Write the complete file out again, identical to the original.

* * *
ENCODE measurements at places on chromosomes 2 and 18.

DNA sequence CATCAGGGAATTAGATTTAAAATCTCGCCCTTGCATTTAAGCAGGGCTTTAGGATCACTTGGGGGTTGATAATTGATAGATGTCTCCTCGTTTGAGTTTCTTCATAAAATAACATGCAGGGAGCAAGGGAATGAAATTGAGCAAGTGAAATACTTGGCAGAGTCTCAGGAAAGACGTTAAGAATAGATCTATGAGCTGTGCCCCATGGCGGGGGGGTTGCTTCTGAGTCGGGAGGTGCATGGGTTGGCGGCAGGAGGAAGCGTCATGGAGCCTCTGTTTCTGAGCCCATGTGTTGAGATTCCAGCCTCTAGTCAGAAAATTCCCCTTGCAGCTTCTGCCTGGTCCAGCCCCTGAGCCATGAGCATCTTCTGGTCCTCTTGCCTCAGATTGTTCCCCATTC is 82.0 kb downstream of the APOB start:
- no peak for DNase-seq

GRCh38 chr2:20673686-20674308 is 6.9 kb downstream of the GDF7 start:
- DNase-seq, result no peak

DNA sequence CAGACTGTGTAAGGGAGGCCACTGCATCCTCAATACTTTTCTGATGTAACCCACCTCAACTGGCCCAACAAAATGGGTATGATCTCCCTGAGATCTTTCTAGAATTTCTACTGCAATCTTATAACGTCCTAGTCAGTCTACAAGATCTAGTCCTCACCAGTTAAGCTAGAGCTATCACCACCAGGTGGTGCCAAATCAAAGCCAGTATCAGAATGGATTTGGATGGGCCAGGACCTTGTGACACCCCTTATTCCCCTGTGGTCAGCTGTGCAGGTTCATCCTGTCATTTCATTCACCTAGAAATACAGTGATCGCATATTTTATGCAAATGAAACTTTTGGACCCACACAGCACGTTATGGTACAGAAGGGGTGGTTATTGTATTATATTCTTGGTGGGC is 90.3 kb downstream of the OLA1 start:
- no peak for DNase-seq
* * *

ENCODE measurements at places on chromosomes 2 and 18.

DNA sequence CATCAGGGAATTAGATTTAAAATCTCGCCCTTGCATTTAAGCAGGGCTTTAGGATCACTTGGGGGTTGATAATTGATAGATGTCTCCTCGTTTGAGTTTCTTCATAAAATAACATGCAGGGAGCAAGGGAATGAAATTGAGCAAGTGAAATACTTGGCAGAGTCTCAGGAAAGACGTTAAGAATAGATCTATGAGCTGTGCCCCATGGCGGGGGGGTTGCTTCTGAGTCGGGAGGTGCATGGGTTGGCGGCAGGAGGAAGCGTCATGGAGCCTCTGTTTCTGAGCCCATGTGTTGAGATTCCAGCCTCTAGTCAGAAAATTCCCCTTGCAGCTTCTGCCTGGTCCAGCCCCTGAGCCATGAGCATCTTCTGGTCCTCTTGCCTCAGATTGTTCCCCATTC is 82.0 kb downstream of the APOB start:
- no peak for DNase-seq

GRCh38 chr2:20673686-20674308 is 6.9 kb downstream of the GDF7 start:
- DNase-seq, result no peak

DNA sequence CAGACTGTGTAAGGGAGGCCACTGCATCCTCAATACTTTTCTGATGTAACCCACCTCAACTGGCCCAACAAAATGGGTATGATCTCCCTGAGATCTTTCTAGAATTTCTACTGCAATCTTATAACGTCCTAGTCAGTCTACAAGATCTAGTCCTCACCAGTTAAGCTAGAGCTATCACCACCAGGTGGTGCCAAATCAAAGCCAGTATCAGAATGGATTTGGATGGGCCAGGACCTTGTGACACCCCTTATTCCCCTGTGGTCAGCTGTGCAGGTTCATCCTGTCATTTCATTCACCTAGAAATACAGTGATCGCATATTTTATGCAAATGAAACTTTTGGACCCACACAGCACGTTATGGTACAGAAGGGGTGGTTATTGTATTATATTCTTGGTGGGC is 90.3 kb downstream of the OLA1 start:
- no peak for DNase-seq